New film poses tough question: Could animal-based foods be doing us more harm than good?

WHAT if someone told you a few simple changes in your lifestyle could not only help you lose weight and feel better this year, but potentially wipe out all degenerative diseases – things like stroke, cancer, diabetes and heart conditions – from your future?

WHAT if someone told you a few simple changes in your lifestyle could not only help you lose weight and feel better this year, but potentially wipe out all degenerative diseases – things like stroke, cancer, diabetes and heart conditions – from your future?

Would you make those changes? Or would you take the advice with a pinch of salt?

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It’s a question posed in a documentary that has already made Americans sit up at their dinner table and take notice. Those talking about it include Oprah Winfrey, Russell Brand, Olivia Wilde, Ozzy Osbourne, Moby and Katy Perry. Not to mention those real-life patients who have beaten a medical death sentence and seen their lives transformed after taking up the challenge to give up meat, dairy and processed foods and adopt instead a plant-based, wholefoods diet.

Forks Over Knives is the culmination of decades of research but at its heart is a simple premise: despite all our modern advances in medicine and healthy living, we in the west are still getting fatter and sicker. It is estimated that one in three UK adults, and one in five four-year-olds in the US, is obese. This generation of children will be the first to die younger than their parents. Almost all degenerative diseases are on the increase.

Dr Colin T Campbell, a nutritional scientist at Cornell University, New York, was raised on a dairy farm, so milk was a way of life for him. “I started out my career with all sorts of assumptions about the importance of consuming a high-protein, high fat diet,” he says.

But as his research into the connection between diet and disease increased – he was behind the China Study, widely acknowledged as the most comprehensive study of health and nutrition ever conducted, covering 20 years and 6,500 people – he became convinced the solution was not another pill, “the solution was spinach”.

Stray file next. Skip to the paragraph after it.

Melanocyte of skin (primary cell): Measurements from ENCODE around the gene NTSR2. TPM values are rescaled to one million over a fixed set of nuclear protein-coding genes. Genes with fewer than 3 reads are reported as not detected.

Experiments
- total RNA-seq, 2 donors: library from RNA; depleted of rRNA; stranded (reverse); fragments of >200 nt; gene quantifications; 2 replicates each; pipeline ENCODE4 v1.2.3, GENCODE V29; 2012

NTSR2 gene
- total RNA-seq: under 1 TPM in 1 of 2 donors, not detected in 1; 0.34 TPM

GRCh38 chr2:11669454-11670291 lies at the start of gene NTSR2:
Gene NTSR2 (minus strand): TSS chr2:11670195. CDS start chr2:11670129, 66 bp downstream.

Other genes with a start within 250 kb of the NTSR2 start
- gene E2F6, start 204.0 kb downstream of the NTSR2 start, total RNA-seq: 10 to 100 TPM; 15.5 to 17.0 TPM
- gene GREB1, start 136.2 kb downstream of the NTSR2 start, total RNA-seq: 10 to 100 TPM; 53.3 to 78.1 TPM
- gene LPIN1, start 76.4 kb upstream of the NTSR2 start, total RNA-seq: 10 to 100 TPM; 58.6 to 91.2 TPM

Around the same time, surgeon Dr Caldwell Esseltyn was carrying out similar studies into coronary artery disease and breast cancer in Cleveland. When the pair eventually teamed up and looked at their collective research, the evidence, they say, was compelling.

“It was the ability of the main protein in cow’s milk to actually ‘turn on’ cancer growth – that was the big thing that convinced me,” says Campbell. Their studies then expanded to include other diseases and their connection to ill health until finally Campbell felt he had no option: he had to not just adopt the lifestyle for himself, but make his findings public.

“I was well aware that I might be stepping on some toes,” he admits. “This research affects the business interests of some really major industries, so I knew there was a price to be paid and in some ways it’s a big price. But in other ways there is a very big reward. I just felt comfortable with the truth.”

He and his family – his wife, five grown-up children and five grandchildren all eat a 100 per cent wholefoods, plant-based diet – started gradually in 1980 by serving up more salads. Then they started dropping things like red meat, then chicken and dairy. By 1990 they were 100 per cent vegan (though he prefers not to use that term because of its negative connotations).

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The film, which follows the progress of the narrator – a self-confessed energy drink addict – as well as a number of patients faced with the choice of adopt the new diet or die, pulls no punches. Though the imagery can be manipulative – fatties tucking into greasy burgers and enormous lardy steaks versus happy family dinners over beansprouts and carrot sticks – the research seems convincing.

Indeed, in Scotland the concept of a pro- inflammatory or anti-inflammatory diet – eating foods that either promote or suppress inflammation in the body – is gaining considerable momentum in health circles. Nikos Jakubiak, performance nutritionist at the SportScotland Institute of Sport, says, “Chronic low-grade inflammation is the underlying mechanism of inflammatory diseases and there is a wealth of scientific research to show that low-grade inflammation is influenced by our food choices.”

But he warns, “A vegan diet is difficult to be considered as a good example of an anti-inflammatory diet because some of the foods with pro-inflammatory effects are, in fact, from plants.